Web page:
Beirut International Airport had a power outage, forcing at least one plane to abort its landing. Word is the airport will be subjected to periodic outages, but perhaps with more warning next time.
Lebanon, a once-lovely, once-prosperous country, is now an insolvent pit that has defaulted on a series of Eurobond payments and is likely to miss more. The Syrian civil war, Hezbollah’s capture of the south and installation of tens of thousands of missiles aimed at Israel, COVID-19, a terrorist-dominated government in Beirut and general governmental incompetence—plus corruption—all contributed.
And the Lebanese people are tired of it. Angry demonstrators took to the streets beginning last October to protest their government and, while they were shut down for a time during the COVID-19 pandemic, they’re now back in force. Only days ago, the patriarch of Lebanon’s important Maronite Church called for the restoration of Lebanon’s “regional neutrality” and blamed Hezbollah-generated “endless wars” for the economic disaster. As reported by Al Arabiya, Patriarch Beshara Al-Rai also said national defense should be the job of the Lebanese Armed Forces (LAF).
Probably not coincidentally, on Monday Hezbollah operatives crossed the border into Israel and were thwarted by the Israel Defense Forces. Hezbollah has long been probing Israeli defenses, and Israel found and destroyed cross-border tunnels in the spring. It is possible that the action was designed to raise the price for Israeli strikes in Syria, as the Syrian government is unable, and the Russian government appears unwilling, to stop Israeli action against Iranian facilities there. The current belligerence, however, may also be tied to Beirut’s ongoing financial crisis and the inability of the government to address it. Ratcheting up pressure and appealing to Lebanese “patriotism” against Israel is a time-worn excuse for violence.
And violence cannot be separated from the financial disaster.
The feud between Central Bank chief Riad Salame and Hezbollah, which runs the Finance Ministry, is competition over control of what assets remain. Since the Lebanese government has been unable to create a budget or otherwise run the country, Salame has been printing money and valuing assets in ways central bankers rarely do, according to a report in the Financial Times. Because of that, the government has been unable to organize a unified position to enable it to meet with the IMF and its lenders. Said one senior source, “There’s no [Lebanese] consensus on the diagnosis, so what can they possibly negotiate?” In fact, two members of Lebanon’s financial team quit over what they described as attempts to paper over huge financial losses.
Any IMF or Eurobank conversation about Lebanon’s finances should include a nod to the U.N. Trusteeship Council—a presently inoperative body designed to “administer and support the transition to independence and self-governance of the colonies.” According to the website maintained by FlU, “When the U.N. was founded, there were parts of the world without a functioning government.” And so it remains—Lebanon, a former French colony, became independent in 1943, but Syria maintained troops there until 2005 and did not recognize Lebanese sovereignty until 2008. In the meantime, the PLO ran a state-within-a-state in the south from the late 1960s until 1982, and Hezbollah has run the Iranian franchise since 2000—not withstanding U.N. Resolution 1701, which forbade weapons other than those of the LAF south of the Litani River.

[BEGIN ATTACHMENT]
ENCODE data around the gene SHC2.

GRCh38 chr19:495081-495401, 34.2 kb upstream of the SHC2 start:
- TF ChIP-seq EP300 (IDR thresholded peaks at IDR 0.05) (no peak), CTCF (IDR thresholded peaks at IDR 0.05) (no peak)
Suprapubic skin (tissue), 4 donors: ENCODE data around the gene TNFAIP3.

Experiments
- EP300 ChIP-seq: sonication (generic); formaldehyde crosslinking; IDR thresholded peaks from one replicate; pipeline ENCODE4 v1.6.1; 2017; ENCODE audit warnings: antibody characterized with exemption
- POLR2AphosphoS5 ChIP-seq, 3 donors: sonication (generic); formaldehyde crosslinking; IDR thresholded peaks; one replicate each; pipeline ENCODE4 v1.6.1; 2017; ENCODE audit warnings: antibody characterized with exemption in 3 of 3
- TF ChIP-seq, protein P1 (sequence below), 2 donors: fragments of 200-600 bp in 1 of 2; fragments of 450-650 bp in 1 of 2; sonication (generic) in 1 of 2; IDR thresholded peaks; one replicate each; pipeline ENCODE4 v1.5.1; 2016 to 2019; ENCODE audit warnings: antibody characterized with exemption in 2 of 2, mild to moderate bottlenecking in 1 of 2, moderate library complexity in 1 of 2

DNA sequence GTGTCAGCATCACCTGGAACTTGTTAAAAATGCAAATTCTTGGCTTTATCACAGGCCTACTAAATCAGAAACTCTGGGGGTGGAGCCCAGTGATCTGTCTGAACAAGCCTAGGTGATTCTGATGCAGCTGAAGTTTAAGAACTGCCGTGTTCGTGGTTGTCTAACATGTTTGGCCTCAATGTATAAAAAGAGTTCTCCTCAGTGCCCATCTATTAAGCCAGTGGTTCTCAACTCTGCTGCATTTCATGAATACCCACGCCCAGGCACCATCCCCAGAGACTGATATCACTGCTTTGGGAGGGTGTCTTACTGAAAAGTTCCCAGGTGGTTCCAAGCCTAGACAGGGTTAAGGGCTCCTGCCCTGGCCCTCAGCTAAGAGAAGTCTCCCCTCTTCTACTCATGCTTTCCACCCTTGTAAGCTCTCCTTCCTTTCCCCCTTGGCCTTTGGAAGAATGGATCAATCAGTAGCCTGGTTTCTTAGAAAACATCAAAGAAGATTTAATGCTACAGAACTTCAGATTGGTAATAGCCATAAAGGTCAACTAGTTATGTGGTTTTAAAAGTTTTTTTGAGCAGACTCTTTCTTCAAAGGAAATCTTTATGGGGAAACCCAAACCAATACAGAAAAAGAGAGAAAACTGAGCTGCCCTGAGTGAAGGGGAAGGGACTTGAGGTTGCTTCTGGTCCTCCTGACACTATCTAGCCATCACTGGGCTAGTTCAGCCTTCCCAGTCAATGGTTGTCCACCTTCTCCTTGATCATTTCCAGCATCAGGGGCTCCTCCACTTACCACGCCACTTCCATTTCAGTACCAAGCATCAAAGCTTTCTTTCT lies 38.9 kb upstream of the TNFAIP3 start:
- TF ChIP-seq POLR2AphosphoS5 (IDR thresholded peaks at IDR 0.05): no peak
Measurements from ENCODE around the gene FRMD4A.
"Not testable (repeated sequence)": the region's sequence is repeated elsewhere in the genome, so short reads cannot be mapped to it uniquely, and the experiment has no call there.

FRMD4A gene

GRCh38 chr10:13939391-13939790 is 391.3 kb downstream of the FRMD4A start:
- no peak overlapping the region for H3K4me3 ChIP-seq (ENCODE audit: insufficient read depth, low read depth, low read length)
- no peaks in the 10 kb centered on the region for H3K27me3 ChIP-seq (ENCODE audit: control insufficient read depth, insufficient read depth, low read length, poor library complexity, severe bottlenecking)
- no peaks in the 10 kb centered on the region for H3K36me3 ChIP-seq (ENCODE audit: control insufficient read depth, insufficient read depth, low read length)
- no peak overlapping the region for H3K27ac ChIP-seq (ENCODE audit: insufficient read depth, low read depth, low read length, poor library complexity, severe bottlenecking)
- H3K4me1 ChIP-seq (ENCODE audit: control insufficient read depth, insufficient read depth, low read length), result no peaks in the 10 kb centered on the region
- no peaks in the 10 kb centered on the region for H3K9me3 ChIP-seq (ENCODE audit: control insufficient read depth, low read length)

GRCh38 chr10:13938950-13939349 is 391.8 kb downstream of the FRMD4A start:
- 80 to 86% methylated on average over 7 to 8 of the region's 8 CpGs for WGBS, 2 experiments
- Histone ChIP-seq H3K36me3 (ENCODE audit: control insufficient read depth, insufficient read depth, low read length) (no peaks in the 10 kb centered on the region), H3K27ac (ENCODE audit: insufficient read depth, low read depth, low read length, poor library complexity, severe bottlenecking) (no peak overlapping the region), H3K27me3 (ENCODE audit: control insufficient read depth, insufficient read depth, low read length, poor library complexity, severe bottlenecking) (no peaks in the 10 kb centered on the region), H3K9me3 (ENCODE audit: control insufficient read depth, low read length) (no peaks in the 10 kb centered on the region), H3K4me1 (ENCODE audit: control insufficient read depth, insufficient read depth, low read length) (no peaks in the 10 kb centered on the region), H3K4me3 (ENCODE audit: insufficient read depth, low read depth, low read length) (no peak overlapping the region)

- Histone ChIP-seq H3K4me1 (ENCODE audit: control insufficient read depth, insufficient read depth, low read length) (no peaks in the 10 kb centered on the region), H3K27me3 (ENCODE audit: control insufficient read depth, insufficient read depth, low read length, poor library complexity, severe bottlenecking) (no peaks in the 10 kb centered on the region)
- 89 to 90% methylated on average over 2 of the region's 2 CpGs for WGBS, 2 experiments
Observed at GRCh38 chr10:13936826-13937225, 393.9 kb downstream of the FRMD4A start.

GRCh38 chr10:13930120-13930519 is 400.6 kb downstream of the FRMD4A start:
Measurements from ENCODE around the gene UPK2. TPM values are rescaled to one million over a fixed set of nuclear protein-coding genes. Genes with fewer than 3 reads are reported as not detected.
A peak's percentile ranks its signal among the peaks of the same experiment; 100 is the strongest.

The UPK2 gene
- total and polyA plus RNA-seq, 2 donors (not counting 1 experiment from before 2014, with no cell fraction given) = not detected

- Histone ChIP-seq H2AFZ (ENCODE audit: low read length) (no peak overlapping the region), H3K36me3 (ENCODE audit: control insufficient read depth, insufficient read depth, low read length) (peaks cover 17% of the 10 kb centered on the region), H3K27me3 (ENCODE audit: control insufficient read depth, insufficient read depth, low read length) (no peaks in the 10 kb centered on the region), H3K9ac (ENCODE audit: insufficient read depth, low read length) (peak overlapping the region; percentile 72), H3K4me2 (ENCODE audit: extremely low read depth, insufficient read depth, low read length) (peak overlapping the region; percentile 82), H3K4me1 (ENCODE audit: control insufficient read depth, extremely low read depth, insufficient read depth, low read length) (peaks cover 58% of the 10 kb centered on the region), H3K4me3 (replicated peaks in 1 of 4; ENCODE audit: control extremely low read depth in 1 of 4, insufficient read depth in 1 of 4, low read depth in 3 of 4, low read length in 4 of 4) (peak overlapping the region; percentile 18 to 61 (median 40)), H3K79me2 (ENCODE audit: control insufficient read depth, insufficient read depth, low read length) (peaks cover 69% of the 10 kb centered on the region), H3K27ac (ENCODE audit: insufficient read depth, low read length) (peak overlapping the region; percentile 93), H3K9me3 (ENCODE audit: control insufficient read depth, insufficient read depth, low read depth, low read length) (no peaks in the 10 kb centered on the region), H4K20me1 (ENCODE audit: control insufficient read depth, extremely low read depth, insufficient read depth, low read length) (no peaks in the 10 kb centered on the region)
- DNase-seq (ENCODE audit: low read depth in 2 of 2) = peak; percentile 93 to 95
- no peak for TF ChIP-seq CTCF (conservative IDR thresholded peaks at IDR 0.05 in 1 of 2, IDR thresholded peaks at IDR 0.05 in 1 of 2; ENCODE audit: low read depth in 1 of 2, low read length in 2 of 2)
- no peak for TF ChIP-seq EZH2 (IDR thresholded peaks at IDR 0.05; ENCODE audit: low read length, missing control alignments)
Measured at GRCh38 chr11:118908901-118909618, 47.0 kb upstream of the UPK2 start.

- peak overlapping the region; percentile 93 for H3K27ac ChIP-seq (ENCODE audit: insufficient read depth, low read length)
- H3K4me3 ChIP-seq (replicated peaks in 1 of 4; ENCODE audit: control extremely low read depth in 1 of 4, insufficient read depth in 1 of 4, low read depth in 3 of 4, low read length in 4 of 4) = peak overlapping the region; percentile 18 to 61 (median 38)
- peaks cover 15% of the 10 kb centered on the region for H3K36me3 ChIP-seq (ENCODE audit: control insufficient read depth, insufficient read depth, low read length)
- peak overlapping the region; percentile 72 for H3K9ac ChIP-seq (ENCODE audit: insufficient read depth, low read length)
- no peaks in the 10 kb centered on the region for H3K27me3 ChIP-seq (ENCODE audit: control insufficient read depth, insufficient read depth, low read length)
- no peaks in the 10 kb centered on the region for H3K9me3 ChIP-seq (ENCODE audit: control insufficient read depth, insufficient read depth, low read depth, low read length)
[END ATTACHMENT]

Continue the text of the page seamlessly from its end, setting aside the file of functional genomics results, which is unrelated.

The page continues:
Lebanon’s debt is now $90 billion—a debt to GDP ratio of 152 percent—and 48 percent of the people are estimated to be below the poverty level. There are 800,000 state workers in a country of six million people, and the state is printing local currency to pay them. But the Lebanese pound, with an official rate of 1,500 to the U.S. dollar, is going for 5,000 to the dollar on the black market; some reports had it at 9,000 to the dollar in late July. It hardly matters—there is nothing to buy because there is no money for imports. Food, medicine and other essentials simply aren’t there.
“We understand Lebanon is in desperate need for an infusion of cash. They need investors,” U.S. Ambassador Dorothy Shea told Saudi-owned TV station Al-Hadath. But after Lebanon’s default, “investors are not lining up at the door.”
Russia’s ambassador said Russia, China, Syria, Iran and Iraq are willing to “help” Lebanon. Such help, said Ambassador Shea, might come “at the expense of the country’s prosperity, stability or fiscal viability, or, of course, the long-standing relations with the United States.” She was promptly banned from giving interviews by a Lebanese judge. However, General Kenneth McKenzie, head of the U.S. Central Command, then arrived in Beirut to meet with the U.S.-armed and trained LAF. Asked about the possibility of Chinese resources for Lebanon, the uncensored McKenzie replied, “You get what you pay for. That’s all I have to say.”
When a company or a person files for bankruptcy, the courts take over. The debtor no longer has a say in the restructuring of the finances or how the creditors are repaid. Certain debts cannot be erased, and new credit to cover up the old is forbidden. Creditors rule.
It sounds like a plan.
But Lebanon needs more. Lebanon still needs a chance to transition from its old French colonial status to an independent country.